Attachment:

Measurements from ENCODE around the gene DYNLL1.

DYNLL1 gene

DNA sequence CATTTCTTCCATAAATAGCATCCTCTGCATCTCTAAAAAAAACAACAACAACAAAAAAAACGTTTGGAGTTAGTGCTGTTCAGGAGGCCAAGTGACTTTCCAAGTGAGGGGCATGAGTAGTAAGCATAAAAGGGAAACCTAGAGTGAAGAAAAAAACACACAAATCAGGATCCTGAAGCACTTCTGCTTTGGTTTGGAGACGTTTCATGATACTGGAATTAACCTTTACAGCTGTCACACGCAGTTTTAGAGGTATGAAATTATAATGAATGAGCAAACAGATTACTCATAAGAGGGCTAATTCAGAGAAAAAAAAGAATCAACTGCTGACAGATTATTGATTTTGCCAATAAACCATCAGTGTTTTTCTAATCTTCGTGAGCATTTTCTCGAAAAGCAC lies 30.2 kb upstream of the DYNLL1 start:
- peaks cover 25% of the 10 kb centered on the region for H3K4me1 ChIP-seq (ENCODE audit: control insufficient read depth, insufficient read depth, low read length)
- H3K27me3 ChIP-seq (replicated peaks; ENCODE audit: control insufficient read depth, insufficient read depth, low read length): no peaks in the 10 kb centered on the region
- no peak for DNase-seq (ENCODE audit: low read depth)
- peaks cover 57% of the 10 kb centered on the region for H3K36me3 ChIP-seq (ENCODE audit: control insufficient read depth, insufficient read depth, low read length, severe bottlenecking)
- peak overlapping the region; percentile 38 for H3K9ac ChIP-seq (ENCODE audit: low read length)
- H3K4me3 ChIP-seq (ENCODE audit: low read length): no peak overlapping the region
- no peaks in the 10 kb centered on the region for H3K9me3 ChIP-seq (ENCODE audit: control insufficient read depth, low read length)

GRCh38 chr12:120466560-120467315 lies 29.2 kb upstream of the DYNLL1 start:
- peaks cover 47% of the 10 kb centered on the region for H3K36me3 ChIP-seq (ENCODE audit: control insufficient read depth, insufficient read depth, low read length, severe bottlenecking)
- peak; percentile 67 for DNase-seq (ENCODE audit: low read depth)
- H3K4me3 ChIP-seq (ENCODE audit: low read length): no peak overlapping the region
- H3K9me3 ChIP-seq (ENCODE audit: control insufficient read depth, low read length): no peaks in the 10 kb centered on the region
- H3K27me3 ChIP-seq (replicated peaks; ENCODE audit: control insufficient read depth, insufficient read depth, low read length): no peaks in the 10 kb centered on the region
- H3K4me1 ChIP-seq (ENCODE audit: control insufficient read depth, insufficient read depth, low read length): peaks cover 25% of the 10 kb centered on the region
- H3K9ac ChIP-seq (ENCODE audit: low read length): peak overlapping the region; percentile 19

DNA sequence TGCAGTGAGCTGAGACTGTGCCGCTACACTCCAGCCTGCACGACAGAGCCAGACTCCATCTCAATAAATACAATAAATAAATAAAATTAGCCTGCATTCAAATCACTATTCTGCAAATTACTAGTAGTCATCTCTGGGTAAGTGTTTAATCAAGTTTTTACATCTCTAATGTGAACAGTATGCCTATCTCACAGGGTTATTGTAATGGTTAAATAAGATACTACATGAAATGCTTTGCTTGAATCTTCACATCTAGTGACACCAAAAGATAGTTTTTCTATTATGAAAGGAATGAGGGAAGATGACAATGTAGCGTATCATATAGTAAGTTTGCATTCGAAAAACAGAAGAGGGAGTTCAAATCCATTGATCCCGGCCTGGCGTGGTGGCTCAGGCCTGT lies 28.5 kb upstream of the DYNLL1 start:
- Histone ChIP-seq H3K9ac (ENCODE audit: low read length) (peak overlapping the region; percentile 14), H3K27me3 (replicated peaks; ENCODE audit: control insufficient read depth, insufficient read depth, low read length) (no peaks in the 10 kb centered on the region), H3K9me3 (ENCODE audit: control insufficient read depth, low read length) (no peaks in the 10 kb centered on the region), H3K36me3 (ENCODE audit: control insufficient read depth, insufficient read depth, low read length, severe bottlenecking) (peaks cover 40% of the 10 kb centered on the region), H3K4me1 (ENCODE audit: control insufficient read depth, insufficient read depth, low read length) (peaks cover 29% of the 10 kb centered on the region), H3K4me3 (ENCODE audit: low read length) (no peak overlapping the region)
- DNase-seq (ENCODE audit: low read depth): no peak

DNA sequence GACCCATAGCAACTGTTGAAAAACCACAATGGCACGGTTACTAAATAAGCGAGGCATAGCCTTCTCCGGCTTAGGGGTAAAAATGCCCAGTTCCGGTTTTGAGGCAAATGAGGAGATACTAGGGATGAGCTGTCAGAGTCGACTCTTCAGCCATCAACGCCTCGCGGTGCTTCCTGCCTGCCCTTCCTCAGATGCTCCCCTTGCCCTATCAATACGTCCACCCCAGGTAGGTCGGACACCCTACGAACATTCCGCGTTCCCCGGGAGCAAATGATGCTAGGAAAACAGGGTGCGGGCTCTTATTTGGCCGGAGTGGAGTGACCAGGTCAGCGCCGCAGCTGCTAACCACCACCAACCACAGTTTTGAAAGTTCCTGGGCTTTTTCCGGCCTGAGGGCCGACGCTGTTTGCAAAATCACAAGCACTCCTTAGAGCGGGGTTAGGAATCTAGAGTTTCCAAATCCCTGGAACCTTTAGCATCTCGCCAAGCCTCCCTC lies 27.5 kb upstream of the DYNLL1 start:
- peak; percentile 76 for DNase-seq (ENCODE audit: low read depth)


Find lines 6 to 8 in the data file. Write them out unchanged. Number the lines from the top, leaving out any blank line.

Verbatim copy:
- no peak for DNase-seq (ENCODE audit: low read depth)
- peaks cover 57% of the 10 kb centered on the region for H3K36me3 ChIP-seq (ENCODE audit: control insufficient read depth, insufficient read depth, low read length, severe bottlenecking)
- peak overlapping the region; percentile 38 for H3K9ac ChIP-seq (ENCODE audit: low read length)